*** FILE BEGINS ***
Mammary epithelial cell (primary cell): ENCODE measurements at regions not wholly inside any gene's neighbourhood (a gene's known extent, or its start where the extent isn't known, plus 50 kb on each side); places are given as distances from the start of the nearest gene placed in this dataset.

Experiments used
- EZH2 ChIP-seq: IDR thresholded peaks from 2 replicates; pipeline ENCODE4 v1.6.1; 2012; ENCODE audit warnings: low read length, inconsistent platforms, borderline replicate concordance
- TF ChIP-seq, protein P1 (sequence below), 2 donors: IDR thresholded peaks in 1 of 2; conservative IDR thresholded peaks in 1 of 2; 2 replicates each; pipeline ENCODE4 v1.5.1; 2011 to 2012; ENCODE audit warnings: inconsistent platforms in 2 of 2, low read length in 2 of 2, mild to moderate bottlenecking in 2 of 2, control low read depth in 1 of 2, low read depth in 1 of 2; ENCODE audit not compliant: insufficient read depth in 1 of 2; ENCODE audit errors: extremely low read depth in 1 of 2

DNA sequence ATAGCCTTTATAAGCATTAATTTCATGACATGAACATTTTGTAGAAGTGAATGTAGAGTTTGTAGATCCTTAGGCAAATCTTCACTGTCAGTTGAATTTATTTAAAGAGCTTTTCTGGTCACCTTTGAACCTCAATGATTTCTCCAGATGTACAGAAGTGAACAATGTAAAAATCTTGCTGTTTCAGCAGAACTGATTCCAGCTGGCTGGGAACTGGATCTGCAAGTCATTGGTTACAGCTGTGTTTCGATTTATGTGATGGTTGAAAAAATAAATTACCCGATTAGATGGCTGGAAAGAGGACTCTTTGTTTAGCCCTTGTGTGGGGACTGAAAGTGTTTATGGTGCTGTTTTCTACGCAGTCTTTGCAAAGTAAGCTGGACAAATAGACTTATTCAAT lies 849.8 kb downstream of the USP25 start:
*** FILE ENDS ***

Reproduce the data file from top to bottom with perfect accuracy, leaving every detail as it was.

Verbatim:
Mammary epithelial cell (primary cell): ENCODE measurements at regions not wholly inside any gene's neighbourhood (a gene's known extent, or its start where the extent isn't known, plus 50 kb on each side); places are given as distances from the start of the nearest gene placed in this dataset.

Experiments used
- EZH2 ChIP-seq: IDR thresholded peaks from 2 replicates; pipeline ENCODE4 v1.6.1; 2012; ENCODE audit warnings: low read length, inconsistent platforms, borderline replicate concordance
- TF ChIP-seq, protein P1 (sequence below), 2 donors: IDR thresholded peaks in 1 of 2; conservative IDR thresholded peaks in 1 of 2; 2 replicates each; pipeline ENCODE4 v1.5.1; 2011 to 2012; ENCODE audit warnings: inconsistent platforms in 2 of 2, low read length in 2 of 2, mild to moderate bottlenecking in 2 of 2, control low read depth in 1 of 2, low read depth in 1 of 2; ENCODE audit not compliant: insufficient read depth in 1 of 2; ENCODE audit errors: extremely low read depth in 1 of 2

DNA sequence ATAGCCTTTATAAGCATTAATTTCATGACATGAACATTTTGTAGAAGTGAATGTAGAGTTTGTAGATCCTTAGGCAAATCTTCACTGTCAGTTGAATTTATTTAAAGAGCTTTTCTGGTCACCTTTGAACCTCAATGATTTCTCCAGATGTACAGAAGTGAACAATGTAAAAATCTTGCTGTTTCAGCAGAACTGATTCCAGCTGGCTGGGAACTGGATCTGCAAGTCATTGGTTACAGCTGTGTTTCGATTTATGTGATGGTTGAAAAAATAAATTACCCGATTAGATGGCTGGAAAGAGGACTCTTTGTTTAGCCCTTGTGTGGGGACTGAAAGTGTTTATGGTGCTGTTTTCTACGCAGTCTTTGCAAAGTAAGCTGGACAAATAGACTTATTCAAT lies 849.8 kb downstream of the USP25 start: